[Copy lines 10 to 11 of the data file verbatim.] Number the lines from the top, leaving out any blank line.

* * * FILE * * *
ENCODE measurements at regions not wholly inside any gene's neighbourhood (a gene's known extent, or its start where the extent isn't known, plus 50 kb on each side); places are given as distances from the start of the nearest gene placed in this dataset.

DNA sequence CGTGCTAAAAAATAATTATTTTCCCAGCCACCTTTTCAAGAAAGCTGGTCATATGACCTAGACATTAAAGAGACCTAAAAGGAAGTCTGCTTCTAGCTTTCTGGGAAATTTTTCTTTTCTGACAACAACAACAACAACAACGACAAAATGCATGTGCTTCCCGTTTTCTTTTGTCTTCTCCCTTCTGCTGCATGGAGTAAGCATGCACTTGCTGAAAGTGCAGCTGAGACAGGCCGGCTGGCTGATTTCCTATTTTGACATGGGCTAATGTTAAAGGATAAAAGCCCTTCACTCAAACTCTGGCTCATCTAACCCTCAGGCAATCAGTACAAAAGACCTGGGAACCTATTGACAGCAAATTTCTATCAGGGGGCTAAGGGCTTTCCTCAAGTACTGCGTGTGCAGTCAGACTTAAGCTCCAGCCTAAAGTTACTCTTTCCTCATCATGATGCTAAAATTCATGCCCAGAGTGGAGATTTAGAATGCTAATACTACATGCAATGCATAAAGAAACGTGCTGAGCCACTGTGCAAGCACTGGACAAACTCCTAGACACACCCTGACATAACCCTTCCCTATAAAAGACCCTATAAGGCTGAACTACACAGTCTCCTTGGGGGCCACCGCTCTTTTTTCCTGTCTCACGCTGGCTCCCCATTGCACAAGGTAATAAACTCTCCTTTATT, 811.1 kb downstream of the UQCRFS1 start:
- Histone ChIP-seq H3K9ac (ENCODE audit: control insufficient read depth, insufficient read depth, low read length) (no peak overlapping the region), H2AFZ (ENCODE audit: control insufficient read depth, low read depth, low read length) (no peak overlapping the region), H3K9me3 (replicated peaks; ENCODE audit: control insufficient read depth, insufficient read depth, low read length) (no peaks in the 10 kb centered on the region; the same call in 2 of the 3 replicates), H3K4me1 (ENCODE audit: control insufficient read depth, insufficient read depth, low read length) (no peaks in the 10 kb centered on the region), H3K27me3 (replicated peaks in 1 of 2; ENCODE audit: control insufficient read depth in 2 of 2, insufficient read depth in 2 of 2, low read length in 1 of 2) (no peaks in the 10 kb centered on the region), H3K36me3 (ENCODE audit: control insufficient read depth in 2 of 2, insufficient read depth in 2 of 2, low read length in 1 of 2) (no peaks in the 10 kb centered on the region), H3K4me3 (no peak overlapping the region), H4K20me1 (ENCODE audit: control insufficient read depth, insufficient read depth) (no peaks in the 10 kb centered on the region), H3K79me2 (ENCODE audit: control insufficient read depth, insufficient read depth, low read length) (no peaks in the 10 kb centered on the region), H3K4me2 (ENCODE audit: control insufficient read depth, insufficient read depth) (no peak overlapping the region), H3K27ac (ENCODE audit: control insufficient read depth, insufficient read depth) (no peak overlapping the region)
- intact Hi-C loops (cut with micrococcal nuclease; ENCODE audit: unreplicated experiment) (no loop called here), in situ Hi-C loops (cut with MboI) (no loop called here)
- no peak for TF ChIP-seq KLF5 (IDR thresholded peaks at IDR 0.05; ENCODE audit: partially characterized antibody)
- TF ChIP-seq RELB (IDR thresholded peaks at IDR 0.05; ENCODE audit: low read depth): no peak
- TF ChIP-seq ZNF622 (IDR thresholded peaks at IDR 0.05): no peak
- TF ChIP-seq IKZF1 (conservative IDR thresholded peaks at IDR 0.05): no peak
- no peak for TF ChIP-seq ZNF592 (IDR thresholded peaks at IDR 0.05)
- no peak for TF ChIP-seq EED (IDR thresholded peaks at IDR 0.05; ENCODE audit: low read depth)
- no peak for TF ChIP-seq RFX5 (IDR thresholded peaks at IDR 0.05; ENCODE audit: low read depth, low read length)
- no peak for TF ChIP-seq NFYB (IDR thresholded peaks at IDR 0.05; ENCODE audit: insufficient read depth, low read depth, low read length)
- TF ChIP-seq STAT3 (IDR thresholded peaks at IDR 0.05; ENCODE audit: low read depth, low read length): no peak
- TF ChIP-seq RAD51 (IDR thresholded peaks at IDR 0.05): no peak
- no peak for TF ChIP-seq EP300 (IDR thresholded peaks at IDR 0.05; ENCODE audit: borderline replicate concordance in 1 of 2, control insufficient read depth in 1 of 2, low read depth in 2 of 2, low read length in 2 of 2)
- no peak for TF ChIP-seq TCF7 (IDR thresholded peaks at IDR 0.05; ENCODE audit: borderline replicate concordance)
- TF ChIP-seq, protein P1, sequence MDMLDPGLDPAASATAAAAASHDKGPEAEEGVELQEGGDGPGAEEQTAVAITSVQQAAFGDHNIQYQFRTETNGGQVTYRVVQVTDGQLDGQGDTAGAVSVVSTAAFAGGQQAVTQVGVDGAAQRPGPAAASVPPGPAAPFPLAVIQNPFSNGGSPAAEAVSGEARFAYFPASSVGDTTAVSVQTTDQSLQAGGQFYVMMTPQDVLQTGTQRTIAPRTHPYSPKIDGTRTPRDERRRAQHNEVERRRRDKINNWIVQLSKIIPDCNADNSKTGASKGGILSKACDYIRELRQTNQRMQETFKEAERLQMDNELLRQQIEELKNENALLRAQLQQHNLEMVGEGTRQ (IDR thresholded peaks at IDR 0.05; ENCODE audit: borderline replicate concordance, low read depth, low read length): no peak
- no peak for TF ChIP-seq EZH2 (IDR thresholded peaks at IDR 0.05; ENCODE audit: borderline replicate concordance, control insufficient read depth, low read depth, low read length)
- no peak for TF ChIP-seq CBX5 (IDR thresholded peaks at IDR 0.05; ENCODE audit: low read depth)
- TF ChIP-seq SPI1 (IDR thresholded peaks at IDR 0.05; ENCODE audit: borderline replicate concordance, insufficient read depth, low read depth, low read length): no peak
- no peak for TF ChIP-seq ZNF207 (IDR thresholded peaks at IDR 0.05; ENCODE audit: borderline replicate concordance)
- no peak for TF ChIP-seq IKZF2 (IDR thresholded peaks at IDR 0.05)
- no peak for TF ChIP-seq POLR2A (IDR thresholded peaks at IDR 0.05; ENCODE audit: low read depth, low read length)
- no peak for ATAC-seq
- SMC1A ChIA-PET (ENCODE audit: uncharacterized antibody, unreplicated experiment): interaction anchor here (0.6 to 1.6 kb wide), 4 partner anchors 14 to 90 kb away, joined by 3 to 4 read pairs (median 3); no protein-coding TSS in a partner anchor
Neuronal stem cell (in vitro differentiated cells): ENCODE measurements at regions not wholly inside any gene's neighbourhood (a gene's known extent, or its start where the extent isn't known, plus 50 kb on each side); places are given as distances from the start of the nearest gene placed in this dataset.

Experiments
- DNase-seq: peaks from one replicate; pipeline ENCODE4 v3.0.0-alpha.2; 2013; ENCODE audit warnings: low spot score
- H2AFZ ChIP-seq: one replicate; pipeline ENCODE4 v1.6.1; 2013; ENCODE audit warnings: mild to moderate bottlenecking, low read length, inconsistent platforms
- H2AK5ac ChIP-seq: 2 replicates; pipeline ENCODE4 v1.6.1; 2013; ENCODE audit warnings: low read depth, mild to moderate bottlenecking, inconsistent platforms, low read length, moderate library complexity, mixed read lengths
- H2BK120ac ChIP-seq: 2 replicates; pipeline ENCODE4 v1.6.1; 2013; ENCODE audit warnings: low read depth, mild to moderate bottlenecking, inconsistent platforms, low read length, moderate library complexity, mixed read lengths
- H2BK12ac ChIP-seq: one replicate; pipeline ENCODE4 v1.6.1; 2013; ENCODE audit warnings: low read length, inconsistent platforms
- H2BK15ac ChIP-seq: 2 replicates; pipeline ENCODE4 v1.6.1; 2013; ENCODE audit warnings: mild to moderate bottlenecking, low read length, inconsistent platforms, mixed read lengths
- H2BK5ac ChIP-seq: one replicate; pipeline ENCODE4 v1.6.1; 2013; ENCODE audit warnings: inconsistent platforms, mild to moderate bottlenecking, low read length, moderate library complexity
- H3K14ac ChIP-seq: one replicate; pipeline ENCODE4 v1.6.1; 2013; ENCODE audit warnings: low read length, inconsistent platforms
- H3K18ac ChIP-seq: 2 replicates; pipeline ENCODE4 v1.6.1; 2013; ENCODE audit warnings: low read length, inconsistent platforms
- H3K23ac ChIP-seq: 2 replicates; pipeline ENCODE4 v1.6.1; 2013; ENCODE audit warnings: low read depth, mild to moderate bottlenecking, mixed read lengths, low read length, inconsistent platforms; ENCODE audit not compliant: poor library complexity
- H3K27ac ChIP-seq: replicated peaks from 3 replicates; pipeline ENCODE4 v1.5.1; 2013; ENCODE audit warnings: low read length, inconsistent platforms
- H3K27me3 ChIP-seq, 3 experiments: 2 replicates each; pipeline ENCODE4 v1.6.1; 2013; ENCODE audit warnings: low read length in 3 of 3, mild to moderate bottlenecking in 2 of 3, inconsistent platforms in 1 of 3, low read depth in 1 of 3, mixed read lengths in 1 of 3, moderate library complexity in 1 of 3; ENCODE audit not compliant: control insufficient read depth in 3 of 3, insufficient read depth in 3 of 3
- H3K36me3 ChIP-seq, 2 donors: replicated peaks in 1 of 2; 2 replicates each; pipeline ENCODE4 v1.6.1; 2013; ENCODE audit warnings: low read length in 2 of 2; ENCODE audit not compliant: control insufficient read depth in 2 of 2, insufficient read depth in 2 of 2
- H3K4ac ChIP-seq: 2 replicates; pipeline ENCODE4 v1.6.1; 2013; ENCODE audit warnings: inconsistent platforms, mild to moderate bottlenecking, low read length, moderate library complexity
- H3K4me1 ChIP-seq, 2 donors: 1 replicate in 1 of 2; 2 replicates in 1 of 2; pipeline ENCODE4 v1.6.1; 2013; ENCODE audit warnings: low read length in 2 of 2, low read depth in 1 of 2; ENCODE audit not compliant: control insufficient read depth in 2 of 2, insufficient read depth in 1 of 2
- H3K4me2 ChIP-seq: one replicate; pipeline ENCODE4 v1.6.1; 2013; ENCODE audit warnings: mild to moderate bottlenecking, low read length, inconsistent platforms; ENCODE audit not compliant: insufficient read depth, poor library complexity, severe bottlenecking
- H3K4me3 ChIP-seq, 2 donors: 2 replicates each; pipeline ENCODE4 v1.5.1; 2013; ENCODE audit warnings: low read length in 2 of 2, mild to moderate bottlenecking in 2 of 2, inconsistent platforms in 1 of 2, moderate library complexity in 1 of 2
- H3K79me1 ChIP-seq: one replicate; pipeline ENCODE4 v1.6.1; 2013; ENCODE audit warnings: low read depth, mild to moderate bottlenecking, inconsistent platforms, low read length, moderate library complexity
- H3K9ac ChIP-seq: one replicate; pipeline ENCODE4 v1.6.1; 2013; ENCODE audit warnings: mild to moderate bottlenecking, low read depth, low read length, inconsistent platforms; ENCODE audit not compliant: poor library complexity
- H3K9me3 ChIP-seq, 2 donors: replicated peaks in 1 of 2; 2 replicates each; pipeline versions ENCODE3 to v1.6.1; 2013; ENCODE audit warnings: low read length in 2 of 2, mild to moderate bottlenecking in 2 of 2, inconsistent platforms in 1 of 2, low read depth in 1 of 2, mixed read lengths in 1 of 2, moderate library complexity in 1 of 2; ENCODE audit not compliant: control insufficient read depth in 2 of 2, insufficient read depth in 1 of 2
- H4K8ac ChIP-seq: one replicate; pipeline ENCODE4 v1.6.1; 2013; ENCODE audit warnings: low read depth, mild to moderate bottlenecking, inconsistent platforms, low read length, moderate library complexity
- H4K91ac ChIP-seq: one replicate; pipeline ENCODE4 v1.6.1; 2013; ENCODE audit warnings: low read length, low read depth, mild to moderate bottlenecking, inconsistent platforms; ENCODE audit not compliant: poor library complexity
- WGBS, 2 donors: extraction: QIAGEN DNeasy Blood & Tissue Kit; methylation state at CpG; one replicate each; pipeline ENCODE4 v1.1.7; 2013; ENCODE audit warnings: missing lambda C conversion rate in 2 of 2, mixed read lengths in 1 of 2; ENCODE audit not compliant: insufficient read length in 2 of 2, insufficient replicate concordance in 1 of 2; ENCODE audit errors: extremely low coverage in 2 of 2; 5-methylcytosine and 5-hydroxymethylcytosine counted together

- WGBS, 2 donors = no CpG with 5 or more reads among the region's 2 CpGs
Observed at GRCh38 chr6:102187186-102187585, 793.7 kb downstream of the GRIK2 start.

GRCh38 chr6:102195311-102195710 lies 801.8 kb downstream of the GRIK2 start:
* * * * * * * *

- no peak for TF ChIP-seq EED (IDR thresholded peaks at IDR 0.05; ENCODE audit: low read depth)
- no peak for TF ChIP-seq RFX5 (IDR thresholded peaks at IDR 0.05; ENCODE audit: low read depth, low read length)